Tomatillo Green Chile Tamales

Organic Geen Chile Tamales Recipe

Tomatillo Green Chile Tamales

It’s prime green chile season! If you live in the western United States, then you know all about green chile peppers. If you are one of the few who does not let me give you a little insight.

Pueblo Native Americans have cultivated chile peppers for centuries, but the modern renditions of the peppers we eat today began with one man. Dr. Fabián Garciá is considered a pioneer horticulturist, and we can thank him for the development of New Mexican chile pepper we eat in our green chile today. According to New Mexico State University, where Garciá attended college (formerly New Mexico College of Agriculture and Mechanical Arts), the pioneer changed the face of New Mexico’s agriculture in the late 1800s and early 1900s.

All New Mexican-type chile peppers grown today owe their genetic base to Garcia’s New Mexico No. 9 cultivar; his first advancement in pepper technology. The recipes used by our neighbors to the south have since migrated to our kitchens here in Colorado.

Total Time: 2 hours  Makes: about 26 tamales   

What you need:


1 tsp oil (coconut, sunflower, or non-virgin olive)
1  large zucchini, diced (unpeeled)
1 3/4 cups tomatillos, diced (husks removed and washed)
4 tbsp (1⁄4 cup) non-hydrogenated margarine (or coconut oil if you’re soy-free) 
8 oz. green chile peppers, peeled, roasted, and chopped (fresh, frozen, or canned)
1⁄2 cup corn kernels, fresh or frozen
4 scallions (green onions), trimmed and chopped (use both green and white parts)
3 tbsp fresh lime juice
2 tsp dried Mexican oregano
1 tbsp nutritional yeast powder

1⁄2 cup (packed) fresh cilantro, chopped



1⁄2 cup (packed) fresh cilantro, chopped

2 3⁄4 cups dry corn maseca (instant corn masa mix)

1 tsp baking soda

2 tsp sea salt

2 cups plus two tablespoons water

26 corn husks



sour cream (nondairy or regular)


hot sauce

optional garnishes: cilantro and scallions (green onions) to taste 

Prep & Cook:

  1. Melt the butter in a medium saucepan over medium heat.
  2. In a medium-large skillet set to medium-high heat, cook the oil, zucchini, and tomatillos. Sauté, stirring often, for about 5 minutes, or until the zucchini is light brown. 
  3. Stir in the margarine, green chile, corn, and scallions. Stir until the margarine is melted. 
  4. Add the lime juice, oregano, nutritional yeast, and cilantro to the pan. Stir well and remove from heat. 
  5. In a large bowl, mix the corn maseca, baking soda, and salt very well with a wire whisk until thoroughly combined. Stir in the water until evenly mixed. 
  6. Add the vegetable combination to the corn mixture. Scrape all of the goodness out of the pan and into the corn mixture using a rubber spatula. Stir everything together very well. Very well, my dear. 
  7. Place the corn husks in a large bowl and cover them with warm or hot water. Allow them to soak for several minutes, or until they become soft. When they’re ready to use, drain the excess water off.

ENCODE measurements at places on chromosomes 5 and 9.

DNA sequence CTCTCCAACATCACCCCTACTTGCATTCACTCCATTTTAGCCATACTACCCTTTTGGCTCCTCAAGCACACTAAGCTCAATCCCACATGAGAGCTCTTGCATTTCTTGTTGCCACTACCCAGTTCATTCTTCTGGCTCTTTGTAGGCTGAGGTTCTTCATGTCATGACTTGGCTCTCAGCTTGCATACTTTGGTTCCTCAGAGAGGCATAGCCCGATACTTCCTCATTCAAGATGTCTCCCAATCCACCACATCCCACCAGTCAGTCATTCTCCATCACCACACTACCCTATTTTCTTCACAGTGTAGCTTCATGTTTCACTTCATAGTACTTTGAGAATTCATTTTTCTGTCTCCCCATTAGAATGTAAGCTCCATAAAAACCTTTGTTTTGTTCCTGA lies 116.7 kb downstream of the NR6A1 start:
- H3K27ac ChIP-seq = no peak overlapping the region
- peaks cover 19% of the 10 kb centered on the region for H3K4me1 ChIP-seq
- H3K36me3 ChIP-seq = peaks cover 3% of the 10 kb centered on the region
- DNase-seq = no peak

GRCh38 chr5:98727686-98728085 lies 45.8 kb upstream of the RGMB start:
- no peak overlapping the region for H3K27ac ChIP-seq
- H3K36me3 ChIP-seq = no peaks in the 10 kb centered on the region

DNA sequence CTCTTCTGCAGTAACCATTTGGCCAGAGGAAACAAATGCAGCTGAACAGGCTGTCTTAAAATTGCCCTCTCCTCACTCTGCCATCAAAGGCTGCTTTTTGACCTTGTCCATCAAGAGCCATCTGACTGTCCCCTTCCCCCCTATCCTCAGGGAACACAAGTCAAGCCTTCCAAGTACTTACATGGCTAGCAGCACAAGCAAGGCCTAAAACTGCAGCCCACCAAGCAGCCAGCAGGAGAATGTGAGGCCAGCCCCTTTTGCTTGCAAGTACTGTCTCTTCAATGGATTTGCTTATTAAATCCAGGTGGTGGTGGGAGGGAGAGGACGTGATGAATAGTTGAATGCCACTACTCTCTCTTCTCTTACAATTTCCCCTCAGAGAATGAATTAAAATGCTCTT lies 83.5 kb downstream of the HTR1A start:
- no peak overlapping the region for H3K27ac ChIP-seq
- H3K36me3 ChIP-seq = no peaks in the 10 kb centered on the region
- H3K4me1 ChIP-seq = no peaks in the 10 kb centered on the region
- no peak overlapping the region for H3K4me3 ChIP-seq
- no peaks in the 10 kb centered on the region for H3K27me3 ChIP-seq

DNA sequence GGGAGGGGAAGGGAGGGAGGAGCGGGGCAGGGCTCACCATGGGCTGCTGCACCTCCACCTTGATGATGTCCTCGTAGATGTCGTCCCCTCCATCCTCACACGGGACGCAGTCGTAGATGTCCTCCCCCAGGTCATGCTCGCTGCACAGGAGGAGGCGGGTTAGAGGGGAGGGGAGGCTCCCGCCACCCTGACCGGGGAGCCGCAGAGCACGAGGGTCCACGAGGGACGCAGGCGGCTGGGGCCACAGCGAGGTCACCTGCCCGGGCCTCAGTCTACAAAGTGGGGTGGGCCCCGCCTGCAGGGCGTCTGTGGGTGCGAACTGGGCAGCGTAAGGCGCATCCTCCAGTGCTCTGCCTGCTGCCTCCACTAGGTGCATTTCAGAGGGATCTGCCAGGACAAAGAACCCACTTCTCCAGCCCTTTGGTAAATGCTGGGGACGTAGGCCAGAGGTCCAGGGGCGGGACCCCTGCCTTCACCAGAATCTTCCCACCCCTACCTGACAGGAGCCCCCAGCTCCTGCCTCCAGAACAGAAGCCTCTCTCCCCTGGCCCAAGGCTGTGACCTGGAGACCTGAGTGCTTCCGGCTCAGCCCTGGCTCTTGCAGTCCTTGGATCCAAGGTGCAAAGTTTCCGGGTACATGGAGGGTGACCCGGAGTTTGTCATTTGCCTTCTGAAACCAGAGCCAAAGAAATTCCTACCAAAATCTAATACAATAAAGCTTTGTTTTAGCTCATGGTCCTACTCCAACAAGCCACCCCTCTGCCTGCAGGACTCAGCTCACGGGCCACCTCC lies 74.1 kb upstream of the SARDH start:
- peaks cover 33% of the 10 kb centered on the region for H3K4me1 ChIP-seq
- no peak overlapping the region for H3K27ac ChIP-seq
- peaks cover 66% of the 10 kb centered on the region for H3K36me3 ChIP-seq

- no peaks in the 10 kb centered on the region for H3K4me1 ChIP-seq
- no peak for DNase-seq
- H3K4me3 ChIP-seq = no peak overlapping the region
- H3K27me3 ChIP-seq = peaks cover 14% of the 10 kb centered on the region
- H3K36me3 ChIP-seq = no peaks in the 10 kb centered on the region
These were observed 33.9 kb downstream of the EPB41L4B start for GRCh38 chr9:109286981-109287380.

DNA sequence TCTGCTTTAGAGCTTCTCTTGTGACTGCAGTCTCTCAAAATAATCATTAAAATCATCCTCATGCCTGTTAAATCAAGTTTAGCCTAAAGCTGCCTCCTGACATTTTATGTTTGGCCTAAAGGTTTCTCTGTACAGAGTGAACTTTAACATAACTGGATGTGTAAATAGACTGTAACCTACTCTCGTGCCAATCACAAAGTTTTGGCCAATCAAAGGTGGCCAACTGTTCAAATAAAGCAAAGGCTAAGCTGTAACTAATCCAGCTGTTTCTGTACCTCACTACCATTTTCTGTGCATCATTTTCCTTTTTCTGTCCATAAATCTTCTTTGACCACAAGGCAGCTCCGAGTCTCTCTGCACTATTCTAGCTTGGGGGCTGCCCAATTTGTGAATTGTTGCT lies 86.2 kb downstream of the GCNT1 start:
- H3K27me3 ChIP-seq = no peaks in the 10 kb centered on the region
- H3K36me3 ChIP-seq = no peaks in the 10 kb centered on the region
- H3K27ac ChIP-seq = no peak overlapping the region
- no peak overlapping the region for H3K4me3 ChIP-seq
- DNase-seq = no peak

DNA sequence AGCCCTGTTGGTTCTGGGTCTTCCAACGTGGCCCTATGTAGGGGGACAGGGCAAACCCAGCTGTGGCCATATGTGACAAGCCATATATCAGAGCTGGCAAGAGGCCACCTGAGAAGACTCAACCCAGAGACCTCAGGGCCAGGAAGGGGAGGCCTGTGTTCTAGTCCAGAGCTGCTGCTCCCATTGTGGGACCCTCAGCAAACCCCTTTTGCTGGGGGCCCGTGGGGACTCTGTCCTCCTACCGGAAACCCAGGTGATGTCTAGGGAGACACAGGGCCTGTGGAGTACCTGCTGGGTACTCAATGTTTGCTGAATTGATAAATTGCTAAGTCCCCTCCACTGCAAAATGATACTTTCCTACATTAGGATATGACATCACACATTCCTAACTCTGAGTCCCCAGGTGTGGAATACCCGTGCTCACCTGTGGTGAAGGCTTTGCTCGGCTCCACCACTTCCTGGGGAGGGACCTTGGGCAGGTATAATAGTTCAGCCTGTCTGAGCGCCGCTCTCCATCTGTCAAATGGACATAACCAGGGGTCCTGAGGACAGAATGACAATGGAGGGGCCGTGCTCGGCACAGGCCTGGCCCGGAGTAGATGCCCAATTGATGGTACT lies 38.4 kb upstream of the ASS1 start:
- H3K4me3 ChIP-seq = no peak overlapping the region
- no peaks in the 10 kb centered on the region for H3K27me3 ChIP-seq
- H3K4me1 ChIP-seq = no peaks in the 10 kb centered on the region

8. Place a vegetable steamer insert inside a four-quart pot with a lid. Pour enough water into the pot so that it comes up to the bottom of the steamer. 
  9. To roll the tamales: Place a corn husk on a clean countertop in such a way that the longest sides are horizontal in front of you (rather than placing the husk in a way that it is vertically tall).
  10. Place about 1⁄4 cup of the filling in the center of the husk. Bring the top and bottom of the corn husk up and around the mixture, pressing them firmly against the filling. It’s important to compact the filling so that it becomes dense and firm when steamed. 
  11. Fold the husks around the filling so that it’s enclosed. Keeping the shells wrapped around the filling in this way, take the right end of the husk and twist it to close, tucking it underneath the tamale. Repeat with the left side of the husk. 
  12. Place the tamale, tucked ends down, in the steamer insert. Repeat this step with the other corn husks until all of the fillings are gone. 
  13. Cover the pot and bring it to a boil over high heat. Turn the heat down to low and allow the tamales to steam for an hour. 
  14. This next tip is essential: Double check that there is some water in the pot the entire time the tamales are steaming. There is nothing worse than a pot of tamales that taste like a burned pan! 
  15. When the tamales are finished, the filling should be firm (the filling continues to firm for about an hour). Remove the husks from the tamales and serve them with your choice of toppings. They will store in the refrigerator for nearly a week in an airtight container. 

They also freeze—- if they last that long!! 

author avatar
Kesy Curtis
Growing Spaces has given me a different perspective on my life, my health, and has exponentially increased my quality of life.

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